The submarine fleet's new e-reader for comes with 300 books — a figure that won't change, because the devices can't access the Internet to download more material. (Findaway World)
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More nerds are coming to the submarine force.
Well, NeRD to be sure, shorthand for the new tablet reader known as the Navy e-Reading Device, packed with pleasure reading that is headed for every sub in the fleet.
Each sub will receive five of the secure e-readers loaded with 300 titles, Navy Installations Command’s General Library Program said. The e-readers will be available for sailors to check out from their library officer.
The NeRD will have titles ranging from the Chief of Naval Operations’ professional reading list — “SEAL of Honor” and “Navigating the Seven Seas” among them — to popular fiction, such as “ Life of Pi” and “Ender’s Game,” to holy books, including the Bible (King James version), Koran and Book of Mormon.
The first 385 e-readers — priced at about $3,000 a pop including the rights to all the books loaded on it — have some limitations, officials say.
“This is our first run at it,” said Nilya Carrato, an official with the Navy’s library program. “So for NeRD 1.0, the titles won’t change because it can’t connect to the Internet and can’t do a digital push.”
Carrato said the program would be looking for feedback from sailors about the NeRD, especially how much they used it.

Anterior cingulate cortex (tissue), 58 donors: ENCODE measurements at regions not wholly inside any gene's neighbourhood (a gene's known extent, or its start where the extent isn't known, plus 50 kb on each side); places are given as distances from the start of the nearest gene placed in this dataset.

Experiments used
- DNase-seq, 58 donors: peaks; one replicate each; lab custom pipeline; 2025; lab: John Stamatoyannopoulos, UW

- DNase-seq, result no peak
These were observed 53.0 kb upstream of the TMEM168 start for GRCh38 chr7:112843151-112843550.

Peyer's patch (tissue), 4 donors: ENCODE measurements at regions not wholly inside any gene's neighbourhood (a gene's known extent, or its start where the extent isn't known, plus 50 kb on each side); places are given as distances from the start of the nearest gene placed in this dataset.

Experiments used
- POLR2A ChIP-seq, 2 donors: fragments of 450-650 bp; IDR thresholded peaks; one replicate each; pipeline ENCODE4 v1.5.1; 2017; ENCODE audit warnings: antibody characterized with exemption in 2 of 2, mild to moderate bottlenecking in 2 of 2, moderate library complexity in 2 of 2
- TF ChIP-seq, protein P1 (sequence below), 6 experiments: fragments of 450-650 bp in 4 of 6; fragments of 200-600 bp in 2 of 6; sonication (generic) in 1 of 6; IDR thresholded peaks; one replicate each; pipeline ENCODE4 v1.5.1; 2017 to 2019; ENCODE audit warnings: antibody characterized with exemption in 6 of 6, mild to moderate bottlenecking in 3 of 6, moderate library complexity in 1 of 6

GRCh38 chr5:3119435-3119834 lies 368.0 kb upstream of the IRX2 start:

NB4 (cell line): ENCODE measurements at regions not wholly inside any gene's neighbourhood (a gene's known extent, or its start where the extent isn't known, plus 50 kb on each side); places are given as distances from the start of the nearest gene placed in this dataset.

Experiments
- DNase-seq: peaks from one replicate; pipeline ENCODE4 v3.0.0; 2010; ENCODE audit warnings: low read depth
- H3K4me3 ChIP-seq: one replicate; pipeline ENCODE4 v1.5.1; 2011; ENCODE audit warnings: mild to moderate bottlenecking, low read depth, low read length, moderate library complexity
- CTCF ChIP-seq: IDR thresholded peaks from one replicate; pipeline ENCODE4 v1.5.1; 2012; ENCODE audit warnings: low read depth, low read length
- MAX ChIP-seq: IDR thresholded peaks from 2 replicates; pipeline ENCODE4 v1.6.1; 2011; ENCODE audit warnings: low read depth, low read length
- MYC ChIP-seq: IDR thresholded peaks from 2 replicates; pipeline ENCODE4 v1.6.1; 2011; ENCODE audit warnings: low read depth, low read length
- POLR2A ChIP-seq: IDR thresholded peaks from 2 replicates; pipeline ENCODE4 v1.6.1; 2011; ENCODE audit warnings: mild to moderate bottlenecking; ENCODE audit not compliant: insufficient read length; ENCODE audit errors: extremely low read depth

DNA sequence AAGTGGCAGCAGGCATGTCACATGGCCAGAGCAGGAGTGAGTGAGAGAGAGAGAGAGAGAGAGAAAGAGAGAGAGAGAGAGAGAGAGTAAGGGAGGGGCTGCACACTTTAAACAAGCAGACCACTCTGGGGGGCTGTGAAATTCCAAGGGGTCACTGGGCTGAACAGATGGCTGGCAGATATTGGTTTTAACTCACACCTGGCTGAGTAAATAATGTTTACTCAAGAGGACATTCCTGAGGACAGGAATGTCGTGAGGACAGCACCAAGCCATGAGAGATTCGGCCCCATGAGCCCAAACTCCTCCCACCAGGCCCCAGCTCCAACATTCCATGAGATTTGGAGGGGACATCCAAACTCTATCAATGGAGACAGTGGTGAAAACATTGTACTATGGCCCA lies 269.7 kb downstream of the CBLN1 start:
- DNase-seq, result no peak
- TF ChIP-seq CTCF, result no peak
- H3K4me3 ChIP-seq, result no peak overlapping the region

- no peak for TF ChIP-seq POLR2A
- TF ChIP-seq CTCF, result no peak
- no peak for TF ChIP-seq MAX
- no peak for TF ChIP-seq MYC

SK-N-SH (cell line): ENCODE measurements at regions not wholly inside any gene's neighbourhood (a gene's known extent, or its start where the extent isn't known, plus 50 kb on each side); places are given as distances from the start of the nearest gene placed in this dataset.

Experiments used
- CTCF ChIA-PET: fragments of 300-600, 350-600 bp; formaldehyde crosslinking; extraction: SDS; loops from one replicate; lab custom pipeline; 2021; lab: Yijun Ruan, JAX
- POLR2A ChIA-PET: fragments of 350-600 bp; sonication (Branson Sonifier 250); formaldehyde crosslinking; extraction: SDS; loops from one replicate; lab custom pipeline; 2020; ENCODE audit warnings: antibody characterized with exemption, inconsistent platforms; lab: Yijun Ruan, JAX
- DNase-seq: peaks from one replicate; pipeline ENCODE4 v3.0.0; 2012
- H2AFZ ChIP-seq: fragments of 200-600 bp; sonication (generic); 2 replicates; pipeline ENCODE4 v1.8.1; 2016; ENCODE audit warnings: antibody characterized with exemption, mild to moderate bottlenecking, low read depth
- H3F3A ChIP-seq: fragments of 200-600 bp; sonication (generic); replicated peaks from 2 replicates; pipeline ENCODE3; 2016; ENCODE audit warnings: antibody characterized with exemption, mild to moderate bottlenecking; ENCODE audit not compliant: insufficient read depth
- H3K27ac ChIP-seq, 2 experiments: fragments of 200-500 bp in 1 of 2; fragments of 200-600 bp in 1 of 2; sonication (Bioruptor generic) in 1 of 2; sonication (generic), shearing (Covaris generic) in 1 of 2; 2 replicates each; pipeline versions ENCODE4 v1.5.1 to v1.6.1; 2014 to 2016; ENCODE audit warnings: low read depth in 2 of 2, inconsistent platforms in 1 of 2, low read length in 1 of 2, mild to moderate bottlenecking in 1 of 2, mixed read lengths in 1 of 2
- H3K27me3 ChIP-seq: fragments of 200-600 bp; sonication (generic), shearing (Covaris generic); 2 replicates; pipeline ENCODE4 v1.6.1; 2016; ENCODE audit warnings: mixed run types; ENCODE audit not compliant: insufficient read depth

The titles comprise about 45 percent nonfiction and 55 percent fiction, Carrato said. A sampling:
■Public-domain classics: “Ulysses” (James Joyce); “The Art of War” (Sun Tzu); “Pride and Prejudice” (Jane Austin); “Don Quixote” (Miguel de Cervantes); “Heart of Darkness” (Joseph Conrad).
■Fiction and fantasy: “The Lord of the Rings” (J.R.R. Tolkien); “Game of Thrones” (George R.R. Martin); “Slaughterhouse Five” (Kurt Vonnegut); “Blood Meridian” (Cormac McCarthy); “The Stand” (Stephen King).
■Nonfiction: “The Electric Kool-Aid Acid Test” (Tom Wolfe); “Halsey’s Typhoon” (Tom Clavin); “Band of Brothers” (Stephen Ambrose); “Into the Wild” (Jon Krakauer); “Guns of August” (Barbara Tuchman).
The device, made by the Ohio-based Findaway World, looks and functions like an Amazon Kindle. The Navy had Findaway build the NeRD to its own specifications, eliminating functions such as a Wi-Fi access and digital cameras that pose a security risk in a submarine, where crews are allowed to store classified materials, including in berthing areas. .
Carrato said the library would explore upgrades in the future but is waiting to see how the first devices are received.
“There is some room to tweak,” she said.
The program may eventually make it to the rest of the fleet, Carrato said, but it started in the sub fleet because the vessels don’t have storage space for hard copies. The surface fleet has fewer restrictions on Web connectivity and on board technology.
The Navy first explored this idea two years ago when it put out a request for information on creating an e-reader library, followed by a request for proposal for its own device.
The NeRDs should be on board subs any day, she said.